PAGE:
(Bloomberg) -- Zimbabwe’s annual inflation rate climbed for the first time since the recent adoption of a new price measure that reflects the widespread use of US dollars for transactions in the economy.

Consumer prices rose 21.6% in November from 17.8%, a month earlier, the Zimbabwe National Statistics Agency said Monday in an online briefing, without stating the reasons for the uptick. A 2 US cents per kilowatt hour increase in power tariffs last month likely contributed.

Read more: Hating Inflation? Follow Zimbabwe’s Playbook to Make it Go Away

The southern African nation revised its inflation measure for the second time this year on Sept. 28. Its previous revision took place in February. Both led to a sharp drop in the inflation rate.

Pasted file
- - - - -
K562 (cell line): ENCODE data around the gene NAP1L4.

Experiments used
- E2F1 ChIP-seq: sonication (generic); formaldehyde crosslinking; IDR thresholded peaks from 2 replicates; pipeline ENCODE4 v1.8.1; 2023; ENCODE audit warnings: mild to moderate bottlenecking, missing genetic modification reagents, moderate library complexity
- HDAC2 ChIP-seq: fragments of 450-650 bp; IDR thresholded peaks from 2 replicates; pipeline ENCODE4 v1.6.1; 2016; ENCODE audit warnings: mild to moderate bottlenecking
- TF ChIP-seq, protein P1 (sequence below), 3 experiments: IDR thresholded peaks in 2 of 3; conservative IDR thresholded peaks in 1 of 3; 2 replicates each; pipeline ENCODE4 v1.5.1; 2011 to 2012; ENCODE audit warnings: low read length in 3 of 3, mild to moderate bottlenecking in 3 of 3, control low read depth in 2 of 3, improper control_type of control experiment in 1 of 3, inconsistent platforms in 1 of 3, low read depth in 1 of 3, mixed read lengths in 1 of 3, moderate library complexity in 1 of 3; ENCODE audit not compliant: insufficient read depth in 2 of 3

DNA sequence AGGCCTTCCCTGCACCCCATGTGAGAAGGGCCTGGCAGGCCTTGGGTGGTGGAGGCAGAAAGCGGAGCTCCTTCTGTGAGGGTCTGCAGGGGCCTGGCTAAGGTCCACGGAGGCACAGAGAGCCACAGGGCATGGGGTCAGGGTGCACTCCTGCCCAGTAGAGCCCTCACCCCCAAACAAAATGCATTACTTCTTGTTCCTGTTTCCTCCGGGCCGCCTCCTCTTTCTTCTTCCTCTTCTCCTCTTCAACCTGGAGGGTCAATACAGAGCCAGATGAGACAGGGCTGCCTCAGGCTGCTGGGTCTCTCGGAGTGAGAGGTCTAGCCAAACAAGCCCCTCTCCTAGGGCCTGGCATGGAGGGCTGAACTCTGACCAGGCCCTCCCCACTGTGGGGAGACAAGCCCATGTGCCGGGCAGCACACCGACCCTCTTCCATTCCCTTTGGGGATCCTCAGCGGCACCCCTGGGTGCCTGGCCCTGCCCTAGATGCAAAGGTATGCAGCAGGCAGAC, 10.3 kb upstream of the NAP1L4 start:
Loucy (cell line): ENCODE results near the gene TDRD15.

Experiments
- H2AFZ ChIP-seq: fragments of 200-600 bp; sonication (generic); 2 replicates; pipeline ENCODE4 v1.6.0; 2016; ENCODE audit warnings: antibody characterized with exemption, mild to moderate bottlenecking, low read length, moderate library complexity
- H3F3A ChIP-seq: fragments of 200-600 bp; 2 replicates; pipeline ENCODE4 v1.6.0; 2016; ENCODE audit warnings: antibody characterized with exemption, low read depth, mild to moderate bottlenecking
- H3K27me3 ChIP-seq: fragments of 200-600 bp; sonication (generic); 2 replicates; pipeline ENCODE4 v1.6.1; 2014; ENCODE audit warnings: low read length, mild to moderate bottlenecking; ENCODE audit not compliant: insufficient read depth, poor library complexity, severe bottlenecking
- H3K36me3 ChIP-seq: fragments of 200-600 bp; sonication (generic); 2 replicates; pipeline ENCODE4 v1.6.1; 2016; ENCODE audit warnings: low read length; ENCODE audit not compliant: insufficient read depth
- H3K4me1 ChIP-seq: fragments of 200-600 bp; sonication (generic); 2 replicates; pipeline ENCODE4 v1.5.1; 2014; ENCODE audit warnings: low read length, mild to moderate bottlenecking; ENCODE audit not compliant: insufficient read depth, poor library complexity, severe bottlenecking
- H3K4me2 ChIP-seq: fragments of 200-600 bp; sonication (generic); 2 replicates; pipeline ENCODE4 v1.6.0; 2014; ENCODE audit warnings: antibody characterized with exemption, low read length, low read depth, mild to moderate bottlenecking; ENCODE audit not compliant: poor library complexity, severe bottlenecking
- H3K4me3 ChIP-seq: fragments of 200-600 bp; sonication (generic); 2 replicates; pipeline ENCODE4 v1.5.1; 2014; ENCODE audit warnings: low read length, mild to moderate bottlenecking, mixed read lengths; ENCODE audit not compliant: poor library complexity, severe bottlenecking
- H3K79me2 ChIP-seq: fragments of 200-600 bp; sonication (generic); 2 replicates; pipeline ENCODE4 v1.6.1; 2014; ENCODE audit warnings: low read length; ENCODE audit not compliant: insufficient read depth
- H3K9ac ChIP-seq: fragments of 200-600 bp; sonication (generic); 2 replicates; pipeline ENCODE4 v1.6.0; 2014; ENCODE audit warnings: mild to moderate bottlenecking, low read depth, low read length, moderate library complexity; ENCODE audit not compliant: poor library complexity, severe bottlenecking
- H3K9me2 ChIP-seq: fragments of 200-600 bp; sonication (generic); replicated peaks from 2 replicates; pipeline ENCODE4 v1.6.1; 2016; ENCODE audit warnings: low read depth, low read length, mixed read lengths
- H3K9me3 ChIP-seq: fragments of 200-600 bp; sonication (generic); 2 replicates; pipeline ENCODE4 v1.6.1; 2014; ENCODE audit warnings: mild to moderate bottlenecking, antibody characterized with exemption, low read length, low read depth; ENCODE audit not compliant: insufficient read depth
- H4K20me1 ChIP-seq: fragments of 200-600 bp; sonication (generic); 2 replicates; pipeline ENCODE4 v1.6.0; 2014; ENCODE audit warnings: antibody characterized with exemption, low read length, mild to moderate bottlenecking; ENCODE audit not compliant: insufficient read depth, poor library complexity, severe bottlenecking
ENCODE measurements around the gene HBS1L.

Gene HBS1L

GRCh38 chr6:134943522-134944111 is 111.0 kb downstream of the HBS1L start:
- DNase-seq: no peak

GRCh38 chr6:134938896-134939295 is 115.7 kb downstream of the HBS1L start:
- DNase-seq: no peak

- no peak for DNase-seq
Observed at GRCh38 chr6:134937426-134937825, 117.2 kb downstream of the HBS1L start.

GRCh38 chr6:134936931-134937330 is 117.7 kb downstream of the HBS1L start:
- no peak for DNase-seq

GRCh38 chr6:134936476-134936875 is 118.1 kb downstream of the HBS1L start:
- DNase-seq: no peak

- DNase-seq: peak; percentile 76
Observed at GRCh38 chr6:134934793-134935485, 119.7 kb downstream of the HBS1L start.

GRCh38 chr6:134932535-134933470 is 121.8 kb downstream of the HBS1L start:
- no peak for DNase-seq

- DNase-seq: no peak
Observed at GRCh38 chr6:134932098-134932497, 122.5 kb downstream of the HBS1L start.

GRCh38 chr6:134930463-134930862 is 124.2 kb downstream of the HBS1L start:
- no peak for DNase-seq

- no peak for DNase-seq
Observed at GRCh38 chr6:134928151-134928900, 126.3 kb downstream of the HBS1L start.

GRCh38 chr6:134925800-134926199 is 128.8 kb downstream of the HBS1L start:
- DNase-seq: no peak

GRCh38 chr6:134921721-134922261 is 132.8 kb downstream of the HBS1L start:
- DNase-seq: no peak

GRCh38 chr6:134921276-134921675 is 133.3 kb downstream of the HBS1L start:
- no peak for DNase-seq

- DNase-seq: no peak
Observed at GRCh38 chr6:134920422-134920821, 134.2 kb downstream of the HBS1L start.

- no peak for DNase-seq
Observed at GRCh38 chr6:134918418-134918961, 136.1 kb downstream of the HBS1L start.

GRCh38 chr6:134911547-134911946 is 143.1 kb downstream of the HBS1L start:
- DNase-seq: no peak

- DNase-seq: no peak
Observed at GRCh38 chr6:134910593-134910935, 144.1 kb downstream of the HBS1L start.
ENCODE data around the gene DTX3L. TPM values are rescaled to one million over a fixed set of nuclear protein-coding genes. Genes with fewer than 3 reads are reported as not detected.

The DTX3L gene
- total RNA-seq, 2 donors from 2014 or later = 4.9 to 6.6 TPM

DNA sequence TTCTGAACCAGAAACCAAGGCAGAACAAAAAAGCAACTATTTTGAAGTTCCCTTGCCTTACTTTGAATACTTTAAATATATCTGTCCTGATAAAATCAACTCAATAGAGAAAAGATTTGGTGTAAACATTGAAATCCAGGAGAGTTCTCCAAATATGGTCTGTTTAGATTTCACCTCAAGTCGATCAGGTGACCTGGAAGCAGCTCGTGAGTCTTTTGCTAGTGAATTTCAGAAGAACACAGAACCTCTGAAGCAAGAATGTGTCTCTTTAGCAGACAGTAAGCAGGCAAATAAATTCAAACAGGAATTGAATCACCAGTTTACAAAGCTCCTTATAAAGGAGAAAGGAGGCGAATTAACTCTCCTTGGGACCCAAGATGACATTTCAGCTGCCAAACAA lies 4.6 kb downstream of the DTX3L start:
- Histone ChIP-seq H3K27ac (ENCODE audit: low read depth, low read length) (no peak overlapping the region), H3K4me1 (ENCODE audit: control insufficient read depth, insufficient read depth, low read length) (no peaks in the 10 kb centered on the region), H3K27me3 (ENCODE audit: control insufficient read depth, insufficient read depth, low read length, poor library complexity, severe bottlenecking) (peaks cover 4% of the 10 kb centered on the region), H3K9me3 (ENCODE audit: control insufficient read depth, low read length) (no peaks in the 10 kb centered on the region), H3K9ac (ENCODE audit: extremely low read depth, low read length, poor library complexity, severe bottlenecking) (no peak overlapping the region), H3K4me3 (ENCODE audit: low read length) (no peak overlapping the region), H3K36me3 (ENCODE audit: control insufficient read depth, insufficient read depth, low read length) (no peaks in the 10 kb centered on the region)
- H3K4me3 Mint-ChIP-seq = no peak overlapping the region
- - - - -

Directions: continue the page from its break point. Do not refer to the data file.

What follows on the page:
Monthly inflation also quickened to 4.5%, breaching the central bank’s 3% target for this year. 

The new methodology combines price changes of goods and services in the greenback and Zimbabwean dollar, the statistics agency said.

Read More: Zimbabwe Cedes Highest Interest Rate Title to Argentina

Soon after the methodology change the Reserve Bank of Zimbabwe’s monetary policy committee cut the benchmark interest rate to 130% from 150%, ceding its unenviable position of having the world’s highest interest rate to Argentina.

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